Often, I only recognize how introverted I’m feeling when I am actually confronted with the online interaction I’ve been indecisive about.
When I virtually entered the painting class, I sensed tranquility. No one was speaking. Some people had their microphone and their video off. My shoulders loosened.
I settled down and scraped burnt umber and ultramarine blue together with a palette knife as my classmates worked quietly, moving across my phone screen. It’s funny how a single sun can manifest as late afternoon rays on some pixelated faces and, at the same instant, as a feeble morning glow on others who haven’t quite reached that point in the day yet. A cricket chirped somewhere in cyberspace, and I heard it.
In retrospect, perhaps I should have known that this class would not exhaust my attention in the same punishing way that others tended to. We were gathered online to work alone.
“I wanted to ask something about lecture,” another senior began. My professor gave her the go-ahead. “Abstract Expressionism” — this was the topic of his most recent lecture — “is often the movement that people point to when they talk of the moment that art became pretentious. People don’t look at Renaissance paintings and say that, really. What is your response to that?”
Wind rustled through a tree somewhere in San Diego. Solvent swished in Cambridge. I dabbed at my canvas with a caked paper towel, agreeing with her in my head. My professor mused on the question, said she was broadly right about that impression, aahed a bit about his opinion, and asked the teaching fellow for hers. She, too, seemed uncertain. “It’s hard to justify making anything,” she said finally. It spoke to a feeling of pointlessness that tinged my humdrum days in isolation, and yet it was a reassuring comment. I’d found solace in making things — buttercream macarons, portraits of my sister, fragments of writing — to stave off that nihilistic feeling, and although I still couldn’t quite justify these activities, maybe that didn’t matter either.
Amid the ebb and flow of sighs and swishes and occasional questions, I would find inspiration in one sound or another, each pulling me into a new well of thought. I floated in the pools in my head, without feeling the usual obligation to climb out of the water and begin the effort of camouflaging the gap between this effortless existence and The Normal Class Experience We Should Be Having using attentive-looking smiles and thumbs-up emojis.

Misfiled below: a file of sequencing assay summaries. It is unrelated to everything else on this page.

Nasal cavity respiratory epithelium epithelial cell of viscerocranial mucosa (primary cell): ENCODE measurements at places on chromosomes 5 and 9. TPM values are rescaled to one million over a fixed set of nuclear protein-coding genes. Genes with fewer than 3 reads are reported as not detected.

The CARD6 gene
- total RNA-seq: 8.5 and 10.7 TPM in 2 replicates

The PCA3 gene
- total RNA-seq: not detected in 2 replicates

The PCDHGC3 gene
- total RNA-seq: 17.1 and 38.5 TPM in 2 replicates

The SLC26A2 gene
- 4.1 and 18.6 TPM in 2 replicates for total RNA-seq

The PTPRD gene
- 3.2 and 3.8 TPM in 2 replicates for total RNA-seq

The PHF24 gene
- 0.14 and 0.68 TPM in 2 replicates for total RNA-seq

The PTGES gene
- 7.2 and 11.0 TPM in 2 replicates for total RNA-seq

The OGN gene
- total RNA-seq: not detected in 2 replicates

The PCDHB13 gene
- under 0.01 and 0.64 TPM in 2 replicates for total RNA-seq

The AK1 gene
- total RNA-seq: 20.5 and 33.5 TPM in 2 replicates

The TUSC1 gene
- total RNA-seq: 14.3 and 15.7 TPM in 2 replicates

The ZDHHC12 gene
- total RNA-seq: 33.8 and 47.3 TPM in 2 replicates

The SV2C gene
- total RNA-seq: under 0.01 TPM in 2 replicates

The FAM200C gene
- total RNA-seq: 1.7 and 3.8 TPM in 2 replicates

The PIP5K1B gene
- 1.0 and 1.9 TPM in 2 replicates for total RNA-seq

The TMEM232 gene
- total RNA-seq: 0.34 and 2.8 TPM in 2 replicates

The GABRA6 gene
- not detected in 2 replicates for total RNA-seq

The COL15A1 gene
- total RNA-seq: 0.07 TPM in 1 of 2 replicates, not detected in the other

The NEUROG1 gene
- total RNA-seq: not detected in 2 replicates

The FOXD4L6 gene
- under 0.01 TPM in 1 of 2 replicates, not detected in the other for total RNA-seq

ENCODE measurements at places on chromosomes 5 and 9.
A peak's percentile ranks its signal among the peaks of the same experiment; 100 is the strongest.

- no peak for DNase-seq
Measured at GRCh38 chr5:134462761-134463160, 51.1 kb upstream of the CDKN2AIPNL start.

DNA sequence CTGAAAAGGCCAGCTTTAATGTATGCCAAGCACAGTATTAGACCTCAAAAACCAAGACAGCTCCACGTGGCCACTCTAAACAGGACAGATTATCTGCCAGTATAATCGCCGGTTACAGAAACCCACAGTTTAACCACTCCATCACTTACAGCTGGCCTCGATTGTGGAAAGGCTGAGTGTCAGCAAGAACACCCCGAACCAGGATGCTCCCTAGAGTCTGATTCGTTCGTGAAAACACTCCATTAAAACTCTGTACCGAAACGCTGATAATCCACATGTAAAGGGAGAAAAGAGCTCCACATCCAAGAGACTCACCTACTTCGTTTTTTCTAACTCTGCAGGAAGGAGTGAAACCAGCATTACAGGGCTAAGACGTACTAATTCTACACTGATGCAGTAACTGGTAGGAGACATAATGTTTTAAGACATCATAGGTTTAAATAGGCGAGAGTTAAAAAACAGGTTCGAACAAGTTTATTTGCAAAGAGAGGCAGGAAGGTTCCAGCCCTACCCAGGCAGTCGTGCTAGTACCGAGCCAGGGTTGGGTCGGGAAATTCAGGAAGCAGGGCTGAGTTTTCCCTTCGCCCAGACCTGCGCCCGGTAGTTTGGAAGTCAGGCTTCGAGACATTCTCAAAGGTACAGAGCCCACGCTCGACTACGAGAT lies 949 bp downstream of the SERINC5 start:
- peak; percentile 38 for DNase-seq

We were hearing, feeling, painting together. A shared experience consolidated in virtual snippets of reality and unexpected abstractions, rather than the physical space of the studio.
I unfolded my legs and turned off the microphone and camera on my phone, then went inside to make a snack. As I stared at the closed blinds of the kitchen window, munching on a peanut butter and banana sandwich, birdsong emanated from the phone in my pocket. It sounded like someone was dialing in from a forest. I didn’t check to see who, just contentedly let another reality fill my ears. So many guessing games, so many unknowns — opportunities for speculation hide in every corner of a virtual interaction. Perhaps the birdsong broadcaster was unaware that they had their microphone on, or maybe they knew perfectly well that they’d set off ten different trains of thought (about blue jays or avian migration patterns or something else) chugging around the world. Maybe someone did suspect that I’d abandoned painting in favor of eating in the middle of class.
The professor’s keyboard clacked. The cyber cricket crooned, and the birds went on. I stood at the kitchen sink, letting the sounds from other people’s realities fill my own, become my own.
Saffron S. Huang ’20 is an Applied Mathematics concentrator in Dunster House.